Many groups and businesses these days have taken to calling themselves "tribes."
first I thought the trend was cute. The term "tribe" has friendly
echoes of community.
For the most part, when I see groups outside the Native American community using the term "tribe," I see a group that is trying to create a deeper senses of community.
I should point out that there is a long (and mostly positive) history of community organizations like the boy scouts that frequently use terms from the native culture.
But after reading blogs by self-proclaimed tribal
leaders, I've started getting the willies when I come across efforts to establish a new tribalism in America. Some of the leaders of this new tribalism seem to be going beyond promoting a sense of community. They seem to want to tell people who to think.
I was perplexed by a reading a blog by a "tribal leader" of the new tribalism a week ago. This morning the sentence popped into my head: "At the center of every tribe their is a chief."
This sentence makes a nice gauge for testing groups declaring themselves a tribe.
So, lets say you have a job interview with a group using the term "tribe" in its literature. You should look closely at the political structure of the group. If you can find a person or small group in the organization trying to set themselves up as chief; you should stay clear of the company.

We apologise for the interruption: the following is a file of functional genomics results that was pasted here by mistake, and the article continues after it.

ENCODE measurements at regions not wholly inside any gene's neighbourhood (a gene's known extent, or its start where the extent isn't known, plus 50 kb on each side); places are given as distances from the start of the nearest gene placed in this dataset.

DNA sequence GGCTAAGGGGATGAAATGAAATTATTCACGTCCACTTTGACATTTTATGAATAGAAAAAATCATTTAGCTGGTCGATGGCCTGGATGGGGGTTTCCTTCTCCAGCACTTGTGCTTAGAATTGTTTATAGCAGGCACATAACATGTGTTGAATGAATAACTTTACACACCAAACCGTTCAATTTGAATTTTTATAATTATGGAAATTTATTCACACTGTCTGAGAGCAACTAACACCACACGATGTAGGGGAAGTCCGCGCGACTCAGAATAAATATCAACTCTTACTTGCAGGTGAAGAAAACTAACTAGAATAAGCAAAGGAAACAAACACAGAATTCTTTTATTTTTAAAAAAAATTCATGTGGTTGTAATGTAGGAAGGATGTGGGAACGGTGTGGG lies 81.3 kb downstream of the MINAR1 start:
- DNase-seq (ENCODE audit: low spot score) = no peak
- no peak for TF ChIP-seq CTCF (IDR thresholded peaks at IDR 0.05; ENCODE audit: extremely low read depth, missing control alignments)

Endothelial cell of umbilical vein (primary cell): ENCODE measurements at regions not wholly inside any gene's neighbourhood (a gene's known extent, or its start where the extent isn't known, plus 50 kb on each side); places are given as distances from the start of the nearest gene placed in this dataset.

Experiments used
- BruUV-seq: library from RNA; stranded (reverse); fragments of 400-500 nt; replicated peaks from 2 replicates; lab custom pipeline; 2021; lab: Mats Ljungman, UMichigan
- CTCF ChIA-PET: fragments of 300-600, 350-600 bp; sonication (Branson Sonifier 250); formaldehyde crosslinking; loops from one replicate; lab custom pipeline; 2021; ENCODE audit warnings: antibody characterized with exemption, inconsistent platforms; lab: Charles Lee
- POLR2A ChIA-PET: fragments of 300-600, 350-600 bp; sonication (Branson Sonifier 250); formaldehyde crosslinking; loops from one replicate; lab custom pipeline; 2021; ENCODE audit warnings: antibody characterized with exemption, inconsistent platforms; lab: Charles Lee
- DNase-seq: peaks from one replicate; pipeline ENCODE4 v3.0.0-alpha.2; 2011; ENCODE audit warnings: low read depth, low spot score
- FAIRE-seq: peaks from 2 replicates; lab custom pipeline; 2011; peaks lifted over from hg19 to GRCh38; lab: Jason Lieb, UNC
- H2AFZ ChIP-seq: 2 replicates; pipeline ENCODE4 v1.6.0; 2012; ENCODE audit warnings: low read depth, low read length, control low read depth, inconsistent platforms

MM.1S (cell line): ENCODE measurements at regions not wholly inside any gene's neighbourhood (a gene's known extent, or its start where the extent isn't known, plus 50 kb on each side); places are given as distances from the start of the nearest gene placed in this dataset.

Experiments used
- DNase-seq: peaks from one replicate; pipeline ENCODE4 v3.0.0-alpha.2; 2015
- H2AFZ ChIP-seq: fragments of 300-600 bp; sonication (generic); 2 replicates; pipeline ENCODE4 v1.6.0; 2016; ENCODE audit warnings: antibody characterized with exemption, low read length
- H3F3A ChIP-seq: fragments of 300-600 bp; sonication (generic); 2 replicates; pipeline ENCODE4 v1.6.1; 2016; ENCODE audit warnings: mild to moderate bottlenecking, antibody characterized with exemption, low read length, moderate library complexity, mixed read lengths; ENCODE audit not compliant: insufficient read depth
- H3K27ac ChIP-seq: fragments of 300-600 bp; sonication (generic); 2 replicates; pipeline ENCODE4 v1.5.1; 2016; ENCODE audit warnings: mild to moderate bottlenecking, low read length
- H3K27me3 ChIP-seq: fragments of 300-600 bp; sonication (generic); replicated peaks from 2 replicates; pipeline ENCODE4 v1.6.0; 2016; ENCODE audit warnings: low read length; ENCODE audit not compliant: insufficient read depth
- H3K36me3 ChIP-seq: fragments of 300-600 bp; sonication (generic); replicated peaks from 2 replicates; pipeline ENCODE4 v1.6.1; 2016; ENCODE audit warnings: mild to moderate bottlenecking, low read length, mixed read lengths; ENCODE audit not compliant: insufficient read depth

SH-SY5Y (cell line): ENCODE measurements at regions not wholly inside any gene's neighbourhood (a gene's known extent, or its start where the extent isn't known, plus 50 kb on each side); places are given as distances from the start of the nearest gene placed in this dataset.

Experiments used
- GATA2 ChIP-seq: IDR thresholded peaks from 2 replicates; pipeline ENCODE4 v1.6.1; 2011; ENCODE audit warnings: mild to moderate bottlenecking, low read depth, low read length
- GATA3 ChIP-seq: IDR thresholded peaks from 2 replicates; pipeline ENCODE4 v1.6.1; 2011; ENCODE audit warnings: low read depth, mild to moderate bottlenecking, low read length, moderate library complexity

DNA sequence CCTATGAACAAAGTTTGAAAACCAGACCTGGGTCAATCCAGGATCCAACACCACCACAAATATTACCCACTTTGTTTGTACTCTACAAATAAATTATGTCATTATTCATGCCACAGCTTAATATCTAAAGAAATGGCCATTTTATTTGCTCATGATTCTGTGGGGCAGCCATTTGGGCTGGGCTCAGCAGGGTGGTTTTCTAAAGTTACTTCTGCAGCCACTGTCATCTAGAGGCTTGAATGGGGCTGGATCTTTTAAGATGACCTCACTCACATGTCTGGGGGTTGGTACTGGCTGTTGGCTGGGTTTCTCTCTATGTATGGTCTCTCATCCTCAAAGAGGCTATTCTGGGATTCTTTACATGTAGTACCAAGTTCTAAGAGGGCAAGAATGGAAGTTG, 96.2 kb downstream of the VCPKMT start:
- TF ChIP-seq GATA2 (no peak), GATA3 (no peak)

Self-declared chiefs in self-declared tribes tend to be control freaks and it best to stay clear of such creatures.
Control freaks are not seeking to promote community at large, but are seeking to gain power by dividing people and setting them against each other.
In tribal societies of old, the leaders often fit the model of war lords and tribalism was not an ideal society but an extremely fractured existence with the tribes set against each other in fierce conflict.
While I still associate the term "tribe" with friendly ideals about small local communities, I fear that the New Tribalism taking hold in our communities is source of division and not of unity.